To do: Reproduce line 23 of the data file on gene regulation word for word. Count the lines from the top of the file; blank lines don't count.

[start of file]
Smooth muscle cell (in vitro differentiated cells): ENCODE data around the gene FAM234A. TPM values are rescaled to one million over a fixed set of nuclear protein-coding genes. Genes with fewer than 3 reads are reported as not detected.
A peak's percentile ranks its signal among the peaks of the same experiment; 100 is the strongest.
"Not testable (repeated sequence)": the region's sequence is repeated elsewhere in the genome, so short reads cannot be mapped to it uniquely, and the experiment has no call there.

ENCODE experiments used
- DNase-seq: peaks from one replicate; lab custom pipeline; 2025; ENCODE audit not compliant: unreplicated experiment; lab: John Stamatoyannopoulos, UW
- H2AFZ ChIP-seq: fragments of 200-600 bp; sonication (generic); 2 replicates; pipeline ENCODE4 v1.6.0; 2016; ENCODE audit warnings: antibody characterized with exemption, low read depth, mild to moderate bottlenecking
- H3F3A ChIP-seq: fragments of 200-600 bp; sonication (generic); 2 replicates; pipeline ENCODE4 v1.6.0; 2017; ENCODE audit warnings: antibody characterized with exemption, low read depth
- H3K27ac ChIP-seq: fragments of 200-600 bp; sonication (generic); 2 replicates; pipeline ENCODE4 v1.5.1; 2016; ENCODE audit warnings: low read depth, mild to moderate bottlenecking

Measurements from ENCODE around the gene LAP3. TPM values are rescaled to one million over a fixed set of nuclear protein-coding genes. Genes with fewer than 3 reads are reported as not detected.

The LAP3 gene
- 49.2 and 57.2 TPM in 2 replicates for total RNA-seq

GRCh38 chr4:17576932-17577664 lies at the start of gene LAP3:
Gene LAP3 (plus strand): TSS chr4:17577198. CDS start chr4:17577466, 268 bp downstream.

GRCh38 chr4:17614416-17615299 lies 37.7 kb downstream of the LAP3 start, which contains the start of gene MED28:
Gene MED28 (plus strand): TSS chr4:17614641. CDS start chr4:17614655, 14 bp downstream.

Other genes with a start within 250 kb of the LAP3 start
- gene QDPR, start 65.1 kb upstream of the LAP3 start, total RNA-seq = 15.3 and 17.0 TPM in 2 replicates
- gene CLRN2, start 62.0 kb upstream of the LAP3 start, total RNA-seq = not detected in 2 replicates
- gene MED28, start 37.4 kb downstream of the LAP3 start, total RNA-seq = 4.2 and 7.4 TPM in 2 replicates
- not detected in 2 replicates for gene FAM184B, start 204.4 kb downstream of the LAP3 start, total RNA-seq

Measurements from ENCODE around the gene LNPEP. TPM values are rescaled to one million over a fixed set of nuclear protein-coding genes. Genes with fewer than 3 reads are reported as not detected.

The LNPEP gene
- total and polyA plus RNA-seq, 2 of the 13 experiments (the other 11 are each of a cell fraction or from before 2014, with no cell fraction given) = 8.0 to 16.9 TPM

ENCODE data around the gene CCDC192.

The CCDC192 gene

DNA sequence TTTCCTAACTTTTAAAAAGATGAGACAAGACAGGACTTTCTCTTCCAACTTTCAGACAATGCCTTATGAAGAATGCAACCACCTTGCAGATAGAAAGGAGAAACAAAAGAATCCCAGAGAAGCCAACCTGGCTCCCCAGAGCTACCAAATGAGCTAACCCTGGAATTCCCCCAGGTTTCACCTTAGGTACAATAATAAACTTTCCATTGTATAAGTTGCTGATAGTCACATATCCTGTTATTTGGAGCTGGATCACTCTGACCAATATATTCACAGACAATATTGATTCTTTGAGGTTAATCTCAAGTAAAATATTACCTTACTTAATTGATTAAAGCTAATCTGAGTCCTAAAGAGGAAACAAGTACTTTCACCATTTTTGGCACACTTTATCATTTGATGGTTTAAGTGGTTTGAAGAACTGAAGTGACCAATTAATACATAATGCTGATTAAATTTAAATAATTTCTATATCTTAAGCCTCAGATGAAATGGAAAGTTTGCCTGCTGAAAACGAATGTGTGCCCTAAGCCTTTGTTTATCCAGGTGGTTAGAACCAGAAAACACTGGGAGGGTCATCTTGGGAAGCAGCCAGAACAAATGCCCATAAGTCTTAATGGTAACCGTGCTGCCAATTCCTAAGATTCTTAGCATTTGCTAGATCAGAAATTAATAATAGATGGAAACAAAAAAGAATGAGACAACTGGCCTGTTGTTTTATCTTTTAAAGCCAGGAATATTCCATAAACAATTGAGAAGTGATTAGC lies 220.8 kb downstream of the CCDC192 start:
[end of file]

- total and polyA plus RNA-seq, 2 of the 13 experiments (the other 11 are each of a cell fraction or from before 2014, with no cell fraction given) = 8.0 to 16.9 TPM